<p>Here's a good substitution for that panel meter. This seller on eBay has dozens of styles for both volts and amps, many colors, bezels and mounts. I have bought several and use them often.</p><p>http://bit.ly/1ngus7c</p>
<p>Thanks for the suggestion</p>
hi. I have the same charge controller, are you able to use the load while still charging at same time. thanks.
Yes you can charge and use the power at the same time, as long as you have enough power being provided by the solar panel.
I have a 90 watt amp (boombox) connected to the load (lvd) on the charge controller not the battery. if I try to play music and use the solar panel to charge at the same time, the amp will turn on but no music plays. I have to turn off the panel charge for the amp to play music. The voltage on the battery read close to 13v. do I have to connect the amp to the battery instead. thanks for your help
<p>I'm not sure what's going on with your charge controller, but I have been able to charge the battery while using a load on mine. Make sure your panel provides enough power to run the load with enough left over to charge the battery.</p>
<p>Cool Instructable. I was looking for a higher capacity Solar System (400W or more). I found a really nice instructable. Heres a link <a href="http://www.instructables.com/id/Apartment-Solar-System/" rel="nofollow">http://www.instructables.com/id/Apartment-Solar-System/</a></p>
<p>Thanks, I'll check that out</p>
<p>It's quite a neat effort.</p><p>Trouble is that it incites that urge to do more and build more and make it bigger and get more panels, bigger batteries and charge controllers, to power more things - all the great things....</p>
<p>I was looking for a higher capacity Solar System (400W or more). I found a really nice instructable. Heres a link<a href="http://www.instructables.com/id/Apartment-Solar-System/" rel="nofollow">http://www.instructables.com/id/Apartment-Solar-System/</a></p>
<p>Thats so True, small projects lead to bigger and bigger projects. </p>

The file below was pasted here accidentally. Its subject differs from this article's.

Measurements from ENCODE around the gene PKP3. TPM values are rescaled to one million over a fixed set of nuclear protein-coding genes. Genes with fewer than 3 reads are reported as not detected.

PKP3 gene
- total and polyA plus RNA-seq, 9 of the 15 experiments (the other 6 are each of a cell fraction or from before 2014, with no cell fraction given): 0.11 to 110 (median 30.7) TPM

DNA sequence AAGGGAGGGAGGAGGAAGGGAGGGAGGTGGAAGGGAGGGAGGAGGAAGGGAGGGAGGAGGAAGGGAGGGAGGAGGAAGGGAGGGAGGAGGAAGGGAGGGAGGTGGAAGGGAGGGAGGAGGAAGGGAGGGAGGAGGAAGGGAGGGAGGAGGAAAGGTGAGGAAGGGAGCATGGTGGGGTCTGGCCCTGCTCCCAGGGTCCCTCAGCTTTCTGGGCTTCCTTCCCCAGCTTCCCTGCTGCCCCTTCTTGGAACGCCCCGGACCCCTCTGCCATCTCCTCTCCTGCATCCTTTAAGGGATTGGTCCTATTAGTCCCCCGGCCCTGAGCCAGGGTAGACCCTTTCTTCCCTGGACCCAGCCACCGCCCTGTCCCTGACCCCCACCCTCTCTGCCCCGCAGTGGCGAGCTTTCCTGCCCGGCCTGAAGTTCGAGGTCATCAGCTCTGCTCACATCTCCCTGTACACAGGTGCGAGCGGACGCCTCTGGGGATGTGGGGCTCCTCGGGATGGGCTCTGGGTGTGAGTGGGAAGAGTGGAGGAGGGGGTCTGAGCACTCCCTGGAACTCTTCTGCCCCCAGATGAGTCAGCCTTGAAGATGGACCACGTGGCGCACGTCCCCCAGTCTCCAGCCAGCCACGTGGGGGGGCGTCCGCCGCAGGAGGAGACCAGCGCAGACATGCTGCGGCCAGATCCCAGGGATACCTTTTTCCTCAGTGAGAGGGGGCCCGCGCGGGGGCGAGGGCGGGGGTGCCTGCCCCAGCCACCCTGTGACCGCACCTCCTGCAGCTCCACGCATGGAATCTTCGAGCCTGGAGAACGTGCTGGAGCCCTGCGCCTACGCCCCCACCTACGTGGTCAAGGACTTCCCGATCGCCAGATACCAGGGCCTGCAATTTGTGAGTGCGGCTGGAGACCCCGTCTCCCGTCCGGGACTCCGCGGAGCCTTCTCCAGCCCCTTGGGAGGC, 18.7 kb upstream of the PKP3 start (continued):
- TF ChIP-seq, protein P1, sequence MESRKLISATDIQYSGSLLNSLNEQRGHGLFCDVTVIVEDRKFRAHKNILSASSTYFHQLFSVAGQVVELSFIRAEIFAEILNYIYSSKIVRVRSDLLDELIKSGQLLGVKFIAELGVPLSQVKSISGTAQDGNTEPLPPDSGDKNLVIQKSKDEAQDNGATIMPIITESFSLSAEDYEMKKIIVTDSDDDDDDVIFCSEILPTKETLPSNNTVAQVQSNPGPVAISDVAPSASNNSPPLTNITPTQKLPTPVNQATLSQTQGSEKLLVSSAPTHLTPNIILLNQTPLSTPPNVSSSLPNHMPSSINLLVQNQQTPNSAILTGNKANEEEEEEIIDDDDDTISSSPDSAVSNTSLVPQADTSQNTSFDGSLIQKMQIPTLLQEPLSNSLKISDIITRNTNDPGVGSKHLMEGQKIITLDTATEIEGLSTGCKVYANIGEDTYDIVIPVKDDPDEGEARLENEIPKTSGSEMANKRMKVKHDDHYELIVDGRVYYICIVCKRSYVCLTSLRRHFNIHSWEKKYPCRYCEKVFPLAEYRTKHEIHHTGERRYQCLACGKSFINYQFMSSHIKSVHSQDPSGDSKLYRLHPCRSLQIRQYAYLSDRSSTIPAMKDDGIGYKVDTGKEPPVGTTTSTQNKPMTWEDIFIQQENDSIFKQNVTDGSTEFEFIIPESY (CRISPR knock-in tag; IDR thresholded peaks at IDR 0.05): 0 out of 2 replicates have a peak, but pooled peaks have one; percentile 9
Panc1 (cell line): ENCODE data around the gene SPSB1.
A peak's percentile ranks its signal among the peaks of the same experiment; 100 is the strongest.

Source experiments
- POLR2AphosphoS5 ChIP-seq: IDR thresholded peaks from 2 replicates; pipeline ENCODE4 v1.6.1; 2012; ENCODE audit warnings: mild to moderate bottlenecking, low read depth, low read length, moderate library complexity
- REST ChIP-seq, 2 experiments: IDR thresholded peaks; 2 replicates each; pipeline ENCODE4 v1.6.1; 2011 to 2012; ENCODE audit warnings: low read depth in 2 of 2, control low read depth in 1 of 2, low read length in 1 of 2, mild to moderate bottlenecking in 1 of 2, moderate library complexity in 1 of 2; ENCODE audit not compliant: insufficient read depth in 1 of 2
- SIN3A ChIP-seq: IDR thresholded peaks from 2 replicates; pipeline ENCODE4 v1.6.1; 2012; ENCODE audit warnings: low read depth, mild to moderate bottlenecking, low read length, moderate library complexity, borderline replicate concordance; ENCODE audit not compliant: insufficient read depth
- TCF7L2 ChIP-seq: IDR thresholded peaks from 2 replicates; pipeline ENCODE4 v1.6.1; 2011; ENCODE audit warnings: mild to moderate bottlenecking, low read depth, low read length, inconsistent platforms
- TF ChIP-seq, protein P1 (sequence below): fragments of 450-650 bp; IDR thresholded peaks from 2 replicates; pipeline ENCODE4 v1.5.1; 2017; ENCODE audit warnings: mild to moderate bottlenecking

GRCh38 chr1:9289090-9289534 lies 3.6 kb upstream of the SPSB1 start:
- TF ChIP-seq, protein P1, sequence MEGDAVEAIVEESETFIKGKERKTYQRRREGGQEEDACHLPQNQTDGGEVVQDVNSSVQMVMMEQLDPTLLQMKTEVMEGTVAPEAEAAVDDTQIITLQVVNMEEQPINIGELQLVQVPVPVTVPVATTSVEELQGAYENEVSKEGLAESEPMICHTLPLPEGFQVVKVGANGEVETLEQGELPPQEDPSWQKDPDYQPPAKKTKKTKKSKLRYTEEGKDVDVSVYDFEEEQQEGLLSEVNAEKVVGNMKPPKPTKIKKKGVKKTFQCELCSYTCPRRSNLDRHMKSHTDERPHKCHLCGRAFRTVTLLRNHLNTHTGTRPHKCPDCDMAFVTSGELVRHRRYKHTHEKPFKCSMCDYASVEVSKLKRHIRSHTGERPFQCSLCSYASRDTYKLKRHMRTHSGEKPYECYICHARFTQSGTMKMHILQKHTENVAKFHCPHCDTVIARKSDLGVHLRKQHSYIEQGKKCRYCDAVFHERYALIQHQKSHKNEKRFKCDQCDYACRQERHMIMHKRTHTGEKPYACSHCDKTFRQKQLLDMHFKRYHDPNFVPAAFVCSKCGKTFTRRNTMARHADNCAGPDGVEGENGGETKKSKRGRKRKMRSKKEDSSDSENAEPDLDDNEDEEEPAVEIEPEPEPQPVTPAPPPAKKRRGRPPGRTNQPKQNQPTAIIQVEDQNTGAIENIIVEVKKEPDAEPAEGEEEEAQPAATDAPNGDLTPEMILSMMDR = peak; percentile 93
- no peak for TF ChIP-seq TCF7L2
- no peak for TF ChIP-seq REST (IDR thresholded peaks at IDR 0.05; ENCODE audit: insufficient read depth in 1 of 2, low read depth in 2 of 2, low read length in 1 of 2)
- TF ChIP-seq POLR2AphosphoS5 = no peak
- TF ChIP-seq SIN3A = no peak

<p>Anyone have any suggestions on doing something like this. I am an apartment dweller and have access to a large flat rooftop. I'm pretty low on my average daily use of AC. My average is about 5 kilowatts / day. I'm thinking about building something small that I can slowly build as I'm learning. </p><p>What I'm looking to do is mostly read up and learn. Hopefully I've done a fairly good job on explaining what I'm looking for. :-))</p><p>Thanks for doing your instructable Khaleel123. I hope you don't mind my question. </p>
<p>I was looking for a higher capacity Solar System (400W or more). I found a really nice instructable. Heres a link<a href="http://www.instructables.com/id/Apartment-Solar-System/" rel="nofollow">http://www.instructables.com/id/Apartment-Solar-System/</a></p>
Thanks for the comment, I did lots of google searches and watched a bunch of youtube videos, before deciding on what parts to use. The setup you should use really depends on two things you're budget and application.
<p>thank u so much... we nature lovers lovin it..love ur work </p>
<p>Thank You</p>
<p>thanks for this, such a simple and straightforward design!</p>
<p>Thanks for the comment</p>
<p>Great work!!!</p>
<p>Thank you</p>
<p>Looks killer </p><p>May ask why do you have a blocking diode? At 3 amps, your dropping 2.1 watts there, and at 19 volts your making 57 watts, so that bit under 4% lost for something does not seem reason to be there. If its keeping up no need to miss with it, but if you wanted just bit more power.</p>
<p>The reason I use the diode is to protect the panel from current or voltage traveling into it, in case of controller failure or something similar. </p><p>My panel of 38 cells ( 2 were bad in my kit) is advertised to make 19 volts @2.8 amps, It actually made a little over 20 volts @3.2 amps. After installing the diode it made 19 volts @3 amps. ( you have to remember that the sunlight changes and its hard to get an exact measurement.) Even with the two cells missing and the blocking diode I end up with slightly more power than what they were rated for. Part of the reason for the increased power could be that the glass in the picture frame is really thin and extremely clear. not sure how durable it is, time will tell.</p>